It has been a month since the calendar switched to 2017, and right about now is the time when many people who made those wonderful New Year’s Resolutions start to fall off from what they had wanted and intended to do this upcoming year. There are a number of reasons why this occurs, but there are also a number of things you can do to stay on track. Here are a few tips to ensure this year’s resolution sticks beyond the first month or two of 2017.
Tip #1: Don’t put too much on your plate
I see this all the time. One year ends and another begins and all of sudden this is the only time of year people feel they can think about what they want to change or how they would like to grow. This emphasis on the New Year being synonymous with big change can cause many people to put too much on their plate at one time. It is important to have goals and a desire to change things, and the New Year is a good time to reflect, but growth is a process.
While you may want to change a few things over the next year, start one at a time. If your goal is to get to the gym four times a week and eat healthier this year, first try to get to the gym 4 times a week for a month or two. Let it become a habit before you add something else. Once you feel getting to the gym is more of a habit than a chore, start making changes to your nutrition.
Tip #2: Don’t bite off more than you can chew
Much in line with the first tip, be realistic about how much change you can implement but don’t forget that your goals should be as realistic as your expectations. If you try to change too much too quickly you will fail. If your objective is to go to the gym five times a week for an hour after you have been avoiding your gym for the last decade, there is a good chance your commitment to this resolution with end before your 30-day trial does.
Instead, begin your journey to change with the intention of progressing in stages. If your gym attendance goal is first set at three times a week in January, then four times a week in February, then five times a week by March you are much more likely to maintain the five times a week for a longer period of time, then just jumping right into it.
When I have my clients start to meditate for the first time, I don’t have them start off with 20 minutes. They would never do it. I have them start with five minutes sessions with the target of practicing five times a week. With time, when they make that a habit, we start to increase the time.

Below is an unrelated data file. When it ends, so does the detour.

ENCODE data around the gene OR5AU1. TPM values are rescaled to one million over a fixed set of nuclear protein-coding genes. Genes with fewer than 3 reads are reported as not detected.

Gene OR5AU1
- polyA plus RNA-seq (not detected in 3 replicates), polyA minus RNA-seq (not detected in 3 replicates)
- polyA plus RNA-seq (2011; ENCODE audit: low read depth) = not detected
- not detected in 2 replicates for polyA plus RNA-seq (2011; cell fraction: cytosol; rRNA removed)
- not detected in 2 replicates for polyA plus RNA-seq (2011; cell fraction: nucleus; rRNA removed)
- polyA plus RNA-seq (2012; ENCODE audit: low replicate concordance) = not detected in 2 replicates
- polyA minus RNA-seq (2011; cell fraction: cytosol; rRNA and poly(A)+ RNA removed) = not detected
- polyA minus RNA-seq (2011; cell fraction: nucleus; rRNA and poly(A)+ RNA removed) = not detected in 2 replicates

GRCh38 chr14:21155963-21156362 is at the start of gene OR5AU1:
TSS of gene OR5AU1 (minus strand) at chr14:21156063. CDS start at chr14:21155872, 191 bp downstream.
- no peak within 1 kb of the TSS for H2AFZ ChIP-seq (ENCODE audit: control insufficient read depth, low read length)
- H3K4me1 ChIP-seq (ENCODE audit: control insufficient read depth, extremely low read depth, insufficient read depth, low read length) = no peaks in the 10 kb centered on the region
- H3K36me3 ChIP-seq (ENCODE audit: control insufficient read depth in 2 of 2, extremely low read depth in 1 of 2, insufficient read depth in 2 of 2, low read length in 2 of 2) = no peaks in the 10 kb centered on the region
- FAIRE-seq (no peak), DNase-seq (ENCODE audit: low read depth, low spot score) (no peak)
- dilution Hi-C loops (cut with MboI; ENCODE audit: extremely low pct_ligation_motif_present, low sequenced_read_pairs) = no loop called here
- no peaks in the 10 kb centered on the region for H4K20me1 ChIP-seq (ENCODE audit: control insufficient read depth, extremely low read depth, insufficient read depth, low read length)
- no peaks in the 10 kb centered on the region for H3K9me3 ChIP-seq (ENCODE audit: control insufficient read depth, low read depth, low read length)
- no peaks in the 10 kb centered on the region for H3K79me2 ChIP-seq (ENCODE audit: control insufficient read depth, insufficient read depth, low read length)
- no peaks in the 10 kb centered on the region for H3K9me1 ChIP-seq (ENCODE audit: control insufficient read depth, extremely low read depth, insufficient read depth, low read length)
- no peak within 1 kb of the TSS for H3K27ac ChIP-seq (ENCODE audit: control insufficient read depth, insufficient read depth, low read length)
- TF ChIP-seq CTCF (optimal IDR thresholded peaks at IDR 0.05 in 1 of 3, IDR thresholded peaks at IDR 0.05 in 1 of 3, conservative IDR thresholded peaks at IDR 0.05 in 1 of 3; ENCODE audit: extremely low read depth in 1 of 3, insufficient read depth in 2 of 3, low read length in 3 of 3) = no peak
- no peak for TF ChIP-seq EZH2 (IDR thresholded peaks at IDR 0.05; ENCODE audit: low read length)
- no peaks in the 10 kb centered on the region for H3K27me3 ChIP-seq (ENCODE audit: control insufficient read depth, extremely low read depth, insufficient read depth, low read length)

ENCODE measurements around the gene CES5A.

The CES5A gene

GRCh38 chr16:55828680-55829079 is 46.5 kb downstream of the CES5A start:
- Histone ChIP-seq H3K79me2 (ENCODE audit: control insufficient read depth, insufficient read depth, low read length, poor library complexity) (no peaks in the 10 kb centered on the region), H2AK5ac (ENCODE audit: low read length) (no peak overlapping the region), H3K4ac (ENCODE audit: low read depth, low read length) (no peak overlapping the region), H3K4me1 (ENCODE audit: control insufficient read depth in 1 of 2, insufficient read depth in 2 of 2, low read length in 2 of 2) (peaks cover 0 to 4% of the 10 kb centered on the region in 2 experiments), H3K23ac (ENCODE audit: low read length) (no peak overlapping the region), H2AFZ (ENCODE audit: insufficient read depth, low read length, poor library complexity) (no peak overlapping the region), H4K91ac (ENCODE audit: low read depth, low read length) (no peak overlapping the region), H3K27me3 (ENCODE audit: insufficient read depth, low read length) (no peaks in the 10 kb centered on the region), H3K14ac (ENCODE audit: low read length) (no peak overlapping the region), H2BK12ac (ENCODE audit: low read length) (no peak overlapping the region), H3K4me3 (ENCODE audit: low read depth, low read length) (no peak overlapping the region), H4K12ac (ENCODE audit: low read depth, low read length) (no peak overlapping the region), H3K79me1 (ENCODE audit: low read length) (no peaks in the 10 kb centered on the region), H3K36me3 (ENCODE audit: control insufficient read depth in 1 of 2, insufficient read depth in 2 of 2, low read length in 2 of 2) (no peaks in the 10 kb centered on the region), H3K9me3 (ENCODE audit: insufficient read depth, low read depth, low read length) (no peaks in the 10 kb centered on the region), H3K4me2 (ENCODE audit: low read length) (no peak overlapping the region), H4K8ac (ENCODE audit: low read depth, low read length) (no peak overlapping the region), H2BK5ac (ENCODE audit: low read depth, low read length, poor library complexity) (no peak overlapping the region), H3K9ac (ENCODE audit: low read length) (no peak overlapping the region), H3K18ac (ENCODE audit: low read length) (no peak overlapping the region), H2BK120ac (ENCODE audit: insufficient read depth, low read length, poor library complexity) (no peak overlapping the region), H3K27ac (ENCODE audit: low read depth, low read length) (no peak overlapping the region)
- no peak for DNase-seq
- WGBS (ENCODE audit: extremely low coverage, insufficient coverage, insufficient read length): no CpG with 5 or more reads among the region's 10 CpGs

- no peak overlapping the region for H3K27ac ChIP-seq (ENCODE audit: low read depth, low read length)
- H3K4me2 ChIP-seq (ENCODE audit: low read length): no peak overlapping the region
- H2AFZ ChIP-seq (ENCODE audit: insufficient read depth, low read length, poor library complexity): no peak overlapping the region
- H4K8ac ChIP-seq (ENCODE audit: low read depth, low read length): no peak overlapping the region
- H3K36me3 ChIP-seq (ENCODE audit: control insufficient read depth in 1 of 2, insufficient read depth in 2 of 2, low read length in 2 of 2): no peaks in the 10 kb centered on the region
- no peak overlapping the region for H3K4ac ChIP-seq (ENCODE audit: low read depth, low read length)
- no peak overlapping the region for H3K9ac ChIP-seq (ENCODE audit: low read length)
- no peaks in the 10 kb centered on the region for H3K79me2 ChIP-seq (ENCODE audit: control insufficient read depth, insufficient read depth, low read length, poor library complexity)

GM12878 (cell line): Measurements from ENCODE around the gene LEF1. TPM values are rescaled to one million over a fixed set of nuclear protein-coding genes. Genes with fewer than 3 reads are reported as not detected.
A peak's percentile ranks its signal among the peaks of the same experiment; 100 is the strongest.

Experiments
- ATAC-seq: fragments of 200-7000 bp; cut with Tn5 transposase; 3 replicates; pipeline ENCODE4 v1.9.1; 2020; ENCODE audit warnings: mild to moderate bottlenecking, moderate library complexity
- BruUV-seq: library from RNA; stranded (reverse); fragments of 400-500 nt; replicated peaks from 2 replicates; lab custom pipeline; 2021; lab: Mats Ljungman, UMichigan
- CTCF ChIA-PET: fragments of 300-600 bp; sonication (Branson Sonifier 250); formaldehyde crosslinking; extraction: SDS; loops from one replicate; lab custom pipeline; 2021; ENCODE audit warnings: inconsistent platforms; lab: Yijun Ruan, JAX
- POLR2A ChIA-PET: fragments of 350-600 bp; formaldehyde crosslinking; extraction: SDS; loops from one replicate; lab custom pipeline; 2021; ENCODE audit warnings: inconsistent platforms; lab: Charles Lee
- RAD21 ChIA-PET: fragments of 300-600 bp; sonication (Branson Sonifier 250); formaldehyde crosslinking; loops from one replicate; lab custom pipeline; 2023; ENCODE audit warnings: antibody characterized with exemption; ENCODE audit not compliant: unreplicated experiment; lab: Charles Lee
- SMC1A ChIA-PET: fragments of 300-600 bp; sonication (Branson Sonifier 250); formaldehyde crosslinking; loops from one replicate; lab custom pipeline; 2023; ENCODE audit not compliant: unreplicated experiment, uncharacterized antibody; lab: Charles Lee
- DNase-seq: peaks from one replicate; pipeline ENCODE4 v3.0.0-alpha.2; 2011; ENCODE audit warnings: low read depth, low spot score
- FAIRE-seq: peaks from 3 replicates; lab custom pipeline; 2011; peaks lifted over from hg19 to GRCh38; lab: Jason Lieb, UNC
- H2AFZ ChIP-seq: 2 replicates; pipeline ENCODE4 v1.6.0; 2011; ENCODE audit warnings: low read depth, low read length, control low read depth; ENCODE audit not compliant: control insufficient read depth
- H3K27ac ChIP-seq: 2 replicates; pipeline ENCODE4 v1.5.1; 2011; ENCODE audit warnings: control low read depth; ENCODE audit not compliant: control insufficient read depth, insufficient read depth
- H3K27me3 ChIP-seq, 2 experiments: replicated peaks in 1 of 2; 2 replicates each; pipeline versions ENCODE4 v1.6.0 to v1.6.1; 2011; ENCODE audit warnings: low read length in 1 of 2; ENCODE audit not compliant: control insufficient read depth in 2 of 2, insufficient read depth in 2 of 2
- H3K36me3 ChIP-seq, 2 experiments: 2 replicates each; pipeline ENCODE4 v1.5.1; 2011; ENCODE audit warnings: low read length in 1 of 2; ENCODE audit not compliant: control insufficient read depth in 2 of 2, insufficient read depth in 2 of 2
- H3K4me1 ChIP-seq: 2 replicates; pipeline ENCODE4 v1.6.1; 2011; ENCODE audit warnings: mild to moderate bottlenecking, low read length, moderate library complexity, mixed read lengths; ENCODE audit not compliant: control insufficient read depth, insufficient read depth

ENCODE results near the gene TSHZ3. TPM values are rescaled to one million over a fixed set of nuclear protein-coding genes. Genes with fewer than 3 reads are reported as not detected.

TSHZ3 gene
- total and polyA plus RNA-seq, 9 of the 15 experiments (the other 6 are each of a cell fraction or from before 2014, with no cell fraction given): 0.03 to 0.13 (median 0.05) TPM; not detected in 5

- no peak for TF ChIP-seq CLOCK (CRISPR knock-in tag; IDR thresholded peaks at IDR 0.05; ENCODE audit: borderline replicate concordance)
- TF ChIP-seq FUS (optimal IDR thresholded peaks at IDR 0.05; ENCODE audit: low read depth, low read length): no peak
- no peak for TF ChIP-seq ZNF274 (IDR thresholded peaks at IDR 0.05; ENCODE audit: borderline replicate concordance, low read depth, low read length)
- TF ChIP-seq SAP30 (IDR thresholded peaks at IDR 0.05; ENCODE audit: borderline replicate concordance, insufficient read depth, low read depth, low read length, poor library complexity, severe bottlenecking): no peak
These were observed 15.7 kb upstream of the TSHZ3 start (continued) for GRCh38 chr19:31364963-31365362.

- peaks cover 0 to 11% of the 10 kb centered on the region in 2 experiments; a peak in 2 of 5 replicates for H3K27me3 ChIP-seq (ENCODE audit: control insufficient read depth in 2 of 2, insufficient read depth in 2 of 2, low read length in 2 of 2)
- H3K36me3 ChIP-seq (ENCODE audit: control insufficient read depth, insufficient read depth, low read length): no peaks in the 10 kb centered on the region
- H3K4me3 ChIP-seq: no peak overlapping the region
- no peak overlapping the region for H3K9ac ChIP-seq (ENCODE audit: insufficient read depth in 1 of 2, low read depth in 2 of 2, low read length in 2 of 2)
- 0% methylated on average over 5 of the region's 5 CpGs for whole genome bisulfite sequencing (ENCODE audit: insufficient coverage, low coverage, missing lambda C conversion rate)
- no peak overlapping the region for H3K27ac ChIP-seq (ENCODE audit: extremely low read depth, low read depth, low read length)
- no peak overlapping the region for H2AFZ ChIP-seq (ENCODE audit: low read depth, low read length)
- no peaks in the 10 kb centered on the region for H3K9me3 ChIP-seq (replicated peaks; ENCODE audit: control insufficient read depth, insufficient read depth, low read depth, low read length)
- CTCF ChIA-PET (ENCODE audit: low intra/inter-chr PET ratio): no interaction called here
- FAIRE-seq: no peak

Tip #3: Make your resolutions habits
When you start something new it requires a good deal of willpower. When you are first trying to go to the gym it takes effort, and if that effort and self-discipline is not changed into a habit within the first month or two, then you will stop. We only have so much resolve.
Think of the habits you have - both good and bad - and how easy it is to do them when you're on autopilot. Now think go trying to do something that is not a habit. It takes a whole lot more effort. One of the reasons I start my clients off with five minutes of meditation is that I want them to create a habit around finding the time to sit and meditate. Once they do, increasing their focused time is easy.
KATE ALLGOOD - SPORTS PERFORMANCE PSYCHOLOGIST
Kate Allgood, founder of Quantum Performance, is a sports psychology coach and the author of the #1 Amazon Bestseller Get Into the Zone: The Essential Guide to High Performance Through Mental Training. She has a BS in psychology from Brock University and a dual masters in general and sport psychology, with a concentration in family psychology, from Capella University. Allgood has been excelling at hockey since she was 6-years-old, was pegged as a potential candidate for the 2010 Winter Olympics, and was even recognized as one of the best female athletes in Canada where she was born. Kateʼs approach as a sports psychology coach comes from a combination of her experience as an elite athlete and different techniques that utilize her certifications in Muscle Activation Techniques (MAT), TAIS Testing, and sports hypnosis. Allgoodʼs passion is helping athletesenhance their mental skills and focus to achieve peak performances. Clients have included professional, semi-professional, high school, collegiate athletes, fitness enthusiasts, as well as Navy Seals.